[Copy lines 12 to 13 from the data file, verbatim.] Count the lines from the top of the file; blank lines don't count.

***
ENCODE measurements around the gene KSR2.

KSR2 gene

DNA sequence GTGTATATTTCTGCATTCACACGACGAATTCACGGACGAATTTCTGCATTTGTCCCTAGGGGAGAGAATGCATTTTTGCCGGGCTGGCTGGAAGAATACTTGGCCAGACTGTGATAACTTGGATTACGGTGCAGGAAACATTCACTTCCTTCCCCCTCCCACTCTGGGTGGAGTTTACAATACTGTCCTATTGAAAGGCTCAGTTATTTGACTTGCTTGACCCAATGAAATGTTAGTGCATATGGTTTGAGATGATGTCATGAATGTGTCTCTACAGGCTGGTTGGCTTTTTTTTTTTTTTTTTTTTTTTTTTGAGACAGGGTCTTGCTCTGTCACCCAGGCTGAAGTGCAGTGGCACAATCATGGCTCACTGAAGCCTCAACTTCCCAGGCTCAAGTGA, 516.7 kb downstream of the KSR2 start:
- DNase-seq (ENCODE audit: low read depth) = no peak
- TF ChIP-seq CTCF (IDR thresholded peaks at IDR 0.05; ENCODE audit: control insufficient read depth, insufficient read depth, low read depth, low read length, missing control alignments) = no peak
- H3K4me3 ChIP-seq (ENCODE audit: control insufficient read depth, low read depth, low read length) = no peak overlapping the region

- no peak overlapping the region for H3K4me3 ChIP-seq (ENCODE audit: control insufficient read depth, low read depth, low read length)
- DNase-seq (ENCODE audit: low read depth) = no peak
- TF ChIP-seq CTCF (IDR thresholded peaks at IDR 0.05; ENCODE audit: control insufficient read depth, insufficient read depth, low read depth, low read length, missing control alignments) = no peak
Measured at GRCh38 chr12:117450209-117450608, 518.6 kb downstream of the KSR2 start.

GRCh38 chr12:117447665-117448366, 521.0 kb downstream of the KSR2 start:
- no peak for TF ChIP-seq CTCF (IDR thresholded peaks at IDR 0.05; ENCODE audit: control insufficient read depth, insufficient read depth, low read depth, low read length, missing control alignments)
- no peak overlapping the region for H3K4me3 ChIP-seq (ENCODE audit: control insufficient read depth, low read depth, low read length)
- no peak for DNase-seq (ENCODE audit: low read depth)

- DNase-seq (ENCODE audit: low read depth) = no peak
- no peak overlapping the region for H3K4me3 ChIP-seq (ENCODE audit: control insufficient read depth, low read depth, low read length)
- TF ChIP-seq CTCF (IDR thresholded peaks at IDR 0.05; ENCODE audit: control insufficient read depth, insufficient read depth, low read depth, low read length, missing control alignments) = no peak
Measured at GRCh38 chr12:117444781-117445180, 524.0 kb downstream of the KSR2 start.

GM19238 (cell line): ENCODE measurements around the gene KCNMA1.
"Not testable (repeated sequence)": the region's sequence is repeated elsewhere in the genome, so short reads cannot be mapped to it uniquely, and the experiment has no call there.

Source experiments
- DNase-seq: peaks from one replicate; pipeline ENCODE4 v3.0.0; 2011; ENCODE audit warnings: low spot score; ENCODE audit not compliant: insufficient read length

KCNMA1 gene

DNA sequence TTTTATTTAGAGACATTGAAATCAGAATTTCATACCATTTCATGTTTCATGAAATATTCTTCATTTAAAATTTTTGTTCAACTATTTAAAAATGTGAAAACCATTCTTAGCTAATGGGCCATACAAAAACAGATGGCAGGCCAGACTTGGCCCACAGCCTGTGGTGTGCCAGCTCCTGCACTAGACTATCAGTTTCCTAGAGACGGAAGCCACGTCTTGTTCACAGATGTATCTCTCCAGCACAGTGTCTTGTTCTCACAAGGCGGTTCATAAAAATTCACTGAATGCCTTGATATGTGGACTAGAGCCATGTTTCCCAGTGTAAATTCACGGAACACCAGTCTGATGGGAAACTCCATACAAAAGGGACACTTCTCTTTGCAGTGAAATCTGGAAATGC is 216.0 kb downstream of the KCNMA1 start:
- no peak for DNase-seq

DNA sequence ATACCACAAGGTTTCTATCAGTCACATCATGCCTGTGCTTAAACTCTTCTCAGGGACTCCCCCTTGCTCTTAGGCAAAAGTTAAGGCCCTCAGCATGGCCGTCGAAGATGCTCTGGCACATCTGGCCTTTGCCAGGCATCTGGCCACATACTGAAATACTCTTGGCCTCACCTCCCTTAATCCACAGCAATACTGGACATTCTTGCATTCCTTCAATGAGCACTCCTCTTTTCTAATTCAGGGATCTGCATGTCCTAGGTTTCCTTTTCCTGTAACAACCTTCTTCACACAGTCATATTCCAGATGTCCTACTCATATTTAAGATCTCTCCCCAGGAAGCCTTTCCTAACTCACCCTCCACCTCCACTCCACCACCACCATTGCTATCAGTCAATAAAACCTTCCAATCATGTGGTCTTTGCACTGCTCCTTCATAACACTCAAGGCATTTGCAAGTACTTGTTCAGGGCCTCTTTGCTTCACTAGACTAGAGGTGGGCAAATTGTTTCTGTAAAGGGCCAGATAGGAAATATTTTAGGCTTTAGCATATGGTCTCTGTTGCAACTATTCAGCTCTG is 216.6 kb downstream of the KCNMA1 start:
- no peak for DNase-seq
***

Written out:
- no peak for TF ChIP-seq CTCF (IDR thresholded peaks at IDR 0.05; ENCODE audit: control insufficient read depth, insufficient read depth, low read depth, low read length, missing control alignments)
- no peak overlapping the region for H3K4me3 ChIP-seq (ENCODE audit: control insufficient read depth, low read depth, low read length)